Affco hurting too, court told
Union members don't have a monopoly in misery from the fallout of a three-month lockout at meat processor Affco, the Employment Court has been told.
Hearings began today for a claim brought by the Meat Workers Union seeking to end Affco's's lockout of 976 workers at its plants in Feilding, Moerewa, Wanganui, Horotiu and Wairoa.
Mark Hammond, acting for Affco, told the court while union members may be hurting due to the lockout, Affco was also suffering.
"There has also been considerable hardship to the company. It has been able to function, but at much lower levels of production. Pain is working both ways," he said.
Hammond said the stress of strikes and lockouts on parties in an industrial dispute was partly the point of taking such action. "It encourages parties to reach an agreement," he said.
There were disputes over the number of workers subject to the lockout, with Hammond claiming many employees were engaged in concurrent strike action.
Hammond said 437 were locked out, and another 810 were on strike.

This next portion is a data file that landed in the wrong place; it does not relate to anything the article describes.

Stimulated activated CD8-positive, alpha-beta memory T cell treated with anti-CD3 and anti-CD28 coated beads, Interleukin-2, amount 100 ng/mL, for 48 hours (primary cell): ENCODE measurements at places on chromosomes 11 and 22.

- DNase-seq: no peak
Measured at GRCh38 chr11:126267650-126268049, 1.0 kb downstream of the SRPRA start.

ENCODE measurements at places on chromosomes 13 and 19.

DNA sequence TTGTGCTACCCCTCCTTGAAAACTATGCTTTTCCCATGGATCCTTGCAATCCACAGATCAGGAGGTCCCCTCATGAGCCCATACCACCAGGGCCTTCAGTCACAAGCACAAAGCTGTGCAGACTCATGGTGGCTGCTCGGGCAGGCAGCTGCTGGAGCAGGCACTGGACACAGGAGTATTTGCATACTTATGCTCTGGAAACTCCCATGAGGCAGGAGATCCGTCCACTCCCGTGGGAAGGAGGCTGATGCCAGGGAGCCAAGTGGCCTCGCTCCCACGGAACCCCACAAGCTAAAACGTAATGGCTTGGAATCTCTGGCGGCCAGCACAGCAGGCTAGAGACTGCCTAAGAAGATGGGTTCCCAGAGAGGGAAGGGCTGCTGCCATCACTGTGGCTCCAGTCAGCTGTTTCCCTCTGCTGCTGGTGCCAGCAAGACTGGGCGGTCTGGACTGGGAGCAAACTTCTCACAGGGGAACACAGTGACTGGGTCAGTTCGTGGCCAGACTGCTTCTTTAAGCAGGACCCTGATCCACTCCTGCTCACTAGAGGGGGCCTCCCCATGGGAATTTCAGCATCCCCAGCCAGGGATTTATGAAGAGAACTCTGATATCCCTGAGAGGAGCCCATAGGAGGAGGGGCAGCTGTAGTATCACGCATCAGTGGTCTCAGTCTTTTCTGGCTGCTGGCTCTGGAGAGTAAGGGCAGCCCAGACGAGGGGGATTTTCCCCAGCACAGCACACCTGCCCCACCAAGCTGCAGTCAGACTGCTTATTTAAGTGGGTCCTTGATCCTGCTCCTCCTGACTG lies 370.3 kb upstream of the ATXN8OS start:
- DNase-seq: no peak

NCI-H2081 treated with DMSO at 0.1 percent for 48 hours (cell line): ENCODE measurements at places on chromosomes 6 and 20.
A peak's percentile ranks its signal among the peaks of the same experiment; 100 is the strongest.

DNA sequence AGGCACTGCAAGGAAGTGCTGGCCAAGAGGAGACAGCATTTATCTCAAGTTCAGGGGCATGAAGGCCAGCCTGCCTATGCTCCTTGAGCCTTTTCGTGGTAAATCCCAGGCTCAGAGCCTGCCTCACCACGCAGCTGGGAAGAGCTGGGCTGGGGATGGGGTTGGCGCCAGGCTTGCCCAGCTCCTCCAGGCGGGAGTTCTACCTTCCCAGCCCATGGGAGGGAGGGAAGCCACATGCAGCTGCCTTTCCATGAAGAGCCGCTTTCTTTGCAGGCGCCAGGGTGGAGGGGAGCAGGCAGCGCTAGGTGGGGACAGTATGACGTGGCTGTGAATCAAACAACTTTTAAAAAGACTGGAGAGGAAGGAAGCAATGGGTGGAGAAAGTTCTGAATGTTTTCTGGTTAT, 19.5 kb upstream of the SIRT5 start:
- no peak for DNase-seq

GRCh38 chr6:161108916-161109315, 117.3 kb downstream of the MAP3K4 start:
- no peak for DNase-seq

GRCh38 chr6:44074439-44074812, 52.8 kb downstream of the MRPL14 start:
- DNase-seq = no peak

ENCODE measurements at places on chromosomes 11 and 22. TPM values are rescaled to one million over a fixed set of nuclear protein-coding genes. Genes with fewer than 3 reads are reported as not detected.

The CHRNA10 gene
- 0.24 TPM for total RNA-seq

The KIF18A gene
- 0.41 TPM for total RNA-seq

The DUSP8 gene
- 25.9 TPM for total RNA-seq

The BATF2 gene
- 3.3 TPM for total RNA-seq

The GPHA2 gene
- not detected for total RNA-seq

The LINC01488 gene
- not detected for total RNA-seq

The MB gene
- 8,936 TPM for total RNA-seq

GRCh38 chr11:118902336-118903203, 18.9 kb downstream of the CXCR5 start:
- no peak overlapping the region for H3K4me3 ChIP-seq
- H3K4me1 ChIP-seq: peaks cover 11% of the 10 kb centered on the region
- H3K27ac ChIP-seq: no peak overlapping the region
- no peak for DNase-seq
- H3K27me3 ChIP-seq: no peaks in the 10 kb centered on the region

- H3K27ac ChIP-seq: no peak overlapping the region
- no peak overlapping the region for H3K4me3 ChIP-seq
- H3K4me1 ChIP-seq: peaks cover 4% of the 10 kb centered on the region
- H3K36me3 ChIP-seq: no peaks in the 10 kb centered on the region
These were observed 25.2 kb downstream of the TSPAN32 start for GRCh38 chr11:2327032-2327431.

The union's claim the lockout was illegal would hinge on whether it was determined that Affco's main intention in issuing the lockout notices was for the purposes of deunionising its plants, he said.
Hammond said this was not the case and the lockout was legal. Affco locked out its workers after concluding negotiations with the union were deadlocked and were for the legal purpose of trying to force an agreement, he said.
Earlier, the union told the court that the resulting hardship from the lockout had caused "massive social damage".
Peter Cranney, lawyer for the union, described the fallout as a "calamity".
"In the communities concerned power and telephone bills are unpaid, hot water and electricity is scarce or non-existent, and many of the affected workers and families face rising debt, sick children without the ability to pay for treatment, and cars without petrol," he said.
The hearing is scheduled to last five days.